Essays academic service


A discussion on foreign students adapting to the host culture

Home Students Current Students Cultural Resources Adjusting to Another Culture Adjusting to Another Culture As an international student, you will find that there are many differences between how things are done here in the United States and in your own country. Personal interaction between people, verbal and nonverbal communication, etc.

Adjusting to Another Culture

Give yourself time to adjust to living in the United States. The main thing to remember is that this is a very normal process that nearly everyone goes through. That baggage is not as obvious as the items in your suitcases, but it will play a major role in your adaptation abroad. Cultural baggage contains the values that are important to you and the patterns of behavior that are customary in your culture.

The more you know about your personal values and how they are derived from your culture, the better prepared you will be to see and understand the cultural differences you will encounter abroad.

  1. Decide how you can apply what you have learned the next time you find yourself in a similar situation. Secondly, international students constitute an increasingly relevant and important source of diversity on college campuses.
  2. They just continue to talk Hana, Korea.
  3. The acculturative stress refers to a variety of negative outcomes for international students. Increase interaction with American students in campus is important.
  4. These categories in order of coded transcripts were 1 struggles and difficulties encountered by participants in different settings academic, social, and cultural ; 2 strategies adopted to resolve these difficulties; and 3 recommendations for universities.
  5. International students noted prejudice and discrimination in their academic and social lives. Excerpt 14 I heard some of my friends said that they Americans do not like international students.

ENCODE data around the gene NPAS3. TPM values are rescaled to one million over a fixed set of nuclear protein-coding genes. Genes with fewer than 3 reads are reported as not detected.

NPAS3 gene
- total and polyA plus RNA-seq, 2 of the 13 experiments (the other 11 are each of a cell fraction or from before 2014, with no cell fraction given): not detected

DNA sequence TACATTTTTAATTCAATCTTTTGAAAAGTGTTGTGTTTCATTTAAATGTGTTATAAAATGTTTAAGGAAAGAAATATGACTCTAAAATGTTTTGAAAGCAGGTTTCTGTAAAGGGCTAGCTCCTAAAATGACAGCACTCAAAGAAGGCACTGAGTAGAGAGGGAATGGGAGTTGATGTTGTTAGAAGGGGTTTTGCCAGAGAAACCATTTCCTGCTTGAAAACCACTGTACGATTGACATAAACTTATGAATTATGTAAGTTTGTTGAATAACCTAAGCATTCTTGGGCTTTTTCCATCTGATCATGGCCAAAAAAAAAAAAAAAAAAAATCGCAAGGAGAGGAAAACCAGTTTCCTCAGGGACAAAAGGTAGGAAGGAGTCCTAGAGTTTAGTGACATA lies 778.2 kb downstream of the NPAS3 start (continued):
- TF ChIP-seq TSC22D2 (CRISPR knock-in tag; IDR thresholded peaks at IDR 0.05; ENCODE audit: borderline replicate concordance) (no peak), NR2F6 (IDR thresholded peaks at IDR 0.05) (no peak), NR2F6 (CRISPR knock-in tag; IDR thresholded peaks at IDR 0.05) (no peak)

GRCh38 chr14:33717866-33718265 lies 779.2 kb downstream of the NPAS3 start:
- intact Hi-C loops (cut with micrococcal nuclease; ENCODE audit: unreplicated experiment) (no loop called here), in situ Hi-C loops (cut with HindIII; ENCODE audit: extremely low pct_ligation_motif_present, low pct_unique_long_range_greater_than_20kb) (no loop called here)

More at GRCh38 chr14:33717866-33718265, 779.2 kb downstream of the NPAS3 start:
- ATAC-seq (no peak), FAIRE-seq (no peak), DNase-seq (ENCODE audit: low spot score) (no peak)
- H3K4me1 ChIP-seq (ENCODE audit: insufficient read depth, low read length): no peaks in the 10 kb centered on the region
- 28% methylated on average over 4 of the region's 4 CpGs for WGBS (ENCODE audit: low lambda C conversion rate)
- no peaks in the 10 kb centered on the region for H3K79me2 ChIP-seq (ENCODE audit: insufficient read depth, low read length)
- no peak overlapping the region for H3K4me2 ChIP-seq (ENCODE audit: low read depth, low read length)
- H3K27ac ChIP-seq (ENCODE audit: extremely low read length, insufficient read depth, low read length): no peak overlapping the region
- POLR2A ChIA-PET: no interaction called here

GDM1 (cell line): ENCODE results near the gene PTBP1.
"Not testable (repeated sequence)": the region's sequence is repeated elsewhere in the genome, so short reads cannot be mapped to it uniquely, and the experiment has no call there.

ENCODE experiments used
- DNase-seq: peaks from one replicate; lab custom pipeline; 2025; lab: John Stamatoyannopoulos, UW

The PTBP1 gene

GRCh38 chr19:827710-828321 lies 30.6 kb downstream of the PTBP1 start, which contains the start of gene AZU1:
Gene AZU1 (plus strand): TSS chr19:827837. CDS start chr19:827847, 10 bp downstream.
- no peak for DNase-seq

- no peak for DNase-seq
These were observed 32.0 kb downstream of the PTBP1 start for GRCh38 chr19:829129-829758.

For example, it helps to anticipate your initial departure and plan ways to maintain relationships with people at home while you are away. Be sure to allow ample time to say goodbye to all the people who are important to you, and plan how to keep in touch. This assures people that you will continue to care about them.

  1. Be sure to allow ample time to say goodbye to all the people who are important to you, and plan how to keep in touch.
  2. American students also need to develop intercultural competence to interact with international students such as providing training for staff, who will work with international students.
  3. However, people in the Eastern culture are not used to opening gifts in front of other people.
  4. For example, it helps to anticipate your initial departure and plan ways to maintain relationships with people at home while you are away.

Stay in Touch with Home Planning to stay in touch does not require a promise to write or telephone on a strict schedule, but it does help to establish a realistic interval between communications.

You will be extremely busy getting settled and learning about your new environment, so it is essential that long periods between communications do not alarm your family and friends at home. Expect Differences Some surprises always await you when you arrive in a new place.

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People may walk and talk more quickly, traffic patterns may be confusing, and buildings may look different than expected. Such differences are easy to see and quickly learned. The housing arrangements at CU-Boulder, the manner in which classes are taught, registration for courses, and other procedures may seem strange or very confusing. The international student office is often the best place to go for help with such matters.